The Phantom Tollbooth

Movie review by
Paul Trandahl, Common Sense Media
The Phantom Tollbooth Movie Poster Image
Clever artistry fails to convey the book's depth.
  • G
  • 1970
  • 90 minutes

Parents say

age 7+
Based on 3 reviews

Kids say

age 6+
Based on 5 reviews

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A lot or a little?

The parents' guide to what's in this movie.

Positive Messages
Violence & Scariness
Sexy Stuff
Drinking, Drugs & Smoking

What parents need to know

Parents need to know that there is some mild peril to the main characters, but nothing of concern. The film addresses the importance of learning.

User Reviews

  • Parents say
  • Kids say
Adult Written byRebecca S. November 6, 2017

Great Book!!

As a kid, this book was one of my favorites. It educates young readers and makes learning fun.
Adult Written bywhovian852 April 9, 2008

Good movie

I remember loving this book as kid, in fact might be one of the greatest books ever. Anyway the movie was very good to.
Teen, 13 years old Written bylinkfan321 June 10, 2014


Some people said the book that this movie was based on was not really a children's book.
This is not really a children's movie.
It's not that it... Continue reading
Kid, 12 years old June 8, 2012

The Phantom Tollbooth

This was OK, but I liked the play that was based on the book better. There was really nothing wrong, but it might go over the heads of kids younger than 5. Over... Continue reading

What's the story?

In this animated adventure, young Milo, always bored, discovers a magic box in his room. It contains a tollbooth, through which he's able to enter the Kingdom of Wisdom, a wildly surreal landscape. Milo's soon visiting places with names like The Doldrums, Dictionopolis, and Digitopolis. He discovers that a feud between the King of Words, and the King of Numbers has brought ruin onto this once great land of Wisdom. Milo decides to help reconcile the two kingdoms, and rescue the Princesses Rhyme and Reason, who were banished long ago to the Castle in the Air. To do this he must come to an understanding of how words and numbers work together and then face down the Demons of Ignorance, who are guarding the castle. He succeeds in bringing harmony back to the Kingdom of Wisdom and acquires a newfound appreciation for the value of language and mathematics.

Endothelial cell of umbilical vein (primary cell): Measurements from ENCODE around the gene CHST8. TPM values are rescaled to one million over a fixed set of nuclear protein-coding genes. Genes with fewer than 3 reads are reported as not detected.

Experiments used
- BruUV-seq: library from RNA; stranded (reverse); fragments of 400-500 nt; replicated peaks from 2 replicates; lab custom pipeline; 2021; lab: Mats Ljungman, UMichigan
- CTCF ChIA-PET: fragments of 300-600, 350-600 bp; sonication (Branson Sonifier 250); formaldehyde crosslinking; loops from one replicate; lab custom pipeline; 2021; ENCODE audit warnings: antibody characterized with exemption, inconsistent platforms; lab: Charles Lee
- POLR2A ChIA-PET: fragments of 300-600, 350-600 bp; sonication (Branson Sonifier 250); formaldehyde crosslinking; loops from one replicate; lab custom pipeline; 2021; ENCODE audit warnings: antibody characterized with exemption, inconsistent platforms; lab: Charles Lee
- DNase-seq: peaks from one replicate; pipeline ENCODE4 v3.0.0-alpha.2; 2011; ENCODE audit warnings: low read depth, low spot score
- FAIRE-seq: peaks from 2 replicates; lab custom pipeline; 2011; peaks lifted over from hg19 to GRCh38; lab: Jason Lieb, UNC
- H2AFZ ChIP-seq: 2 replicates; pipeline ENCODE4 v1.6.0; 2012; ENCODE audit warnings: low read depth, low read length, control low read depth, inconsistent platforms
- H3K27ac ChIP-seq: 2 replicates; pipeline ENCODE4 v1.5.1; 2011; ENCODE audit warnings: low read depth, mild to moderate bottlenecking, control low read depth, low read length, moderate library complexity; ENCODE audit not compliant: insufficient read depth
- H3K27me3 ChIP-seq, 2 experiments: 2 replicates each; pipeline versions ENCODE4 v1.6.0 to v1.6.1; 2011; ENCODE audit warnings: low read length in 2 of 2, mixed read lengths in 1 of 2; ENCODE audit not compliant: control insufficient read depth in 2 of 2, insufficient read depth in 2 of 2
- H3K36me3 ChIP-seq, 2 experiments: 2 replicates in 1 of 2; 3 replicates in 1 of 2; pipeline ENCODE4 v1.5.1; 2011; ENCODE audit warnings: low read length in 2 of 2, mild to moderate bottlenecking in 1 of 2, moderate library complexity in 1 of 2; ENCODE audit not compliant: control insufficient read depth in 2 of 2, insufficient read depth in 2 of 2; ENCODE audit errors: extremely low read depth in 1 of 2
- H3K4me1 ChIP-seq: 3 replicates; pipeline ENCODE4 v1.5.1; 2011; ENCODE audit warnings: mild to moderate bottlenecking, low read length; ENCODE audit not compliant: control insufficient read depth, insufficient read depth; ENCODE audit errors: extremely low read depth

Is it any good?

Although it fails to make an emotional impact, verbal cleverness and impressive imagery make PHANTOM TOLLBOOTH worthwhile for those seeking more challenging entertainment. Based on a highly recommended book by Norman Juster, this feature-length cartoon offers a startling change of pace. Directed by animation legend Chuck Jones, the story does not involve a quest for love or identity, nor is it an animated retelling of a classic fairy tale. Instead it strives to depict the beauty of knowledge. Plunging its young hero into an Alice in Wonderland-like dreamscape is only partially successful, however.

The biggest problem is a meandering first half. Nevertheless, the movie has its rewards for the patient viewer. Its visualizations of various states of minds are fun to watch as Milo encounters the Lethargians, and faces down the Demons of Ignorance, all with clever names. Much of the film is a feast for the eyes. Maurice Noble, Chuck Jones's frequent collaborator at Warner Brothers, designed the stylized environment of the Kingdom of Wisdom. His conceptions of the bizarre landscapes are stunning. All in all, this is a worthwhile film with a very good message: Knowledge makes the world a better place. While probably too cerebral for younger children, older kids and even teens should enjoy it, and they may learn something in the bargain.

Talk to your kids about ...

  • Families can talk about how the book differs from the cartoon. If you saw the cartoon first, how did it influence how you imagined the book? If you read the book first, did the cartoon live up how you imagined the characters, the settings, and the action of the book?

Movie details

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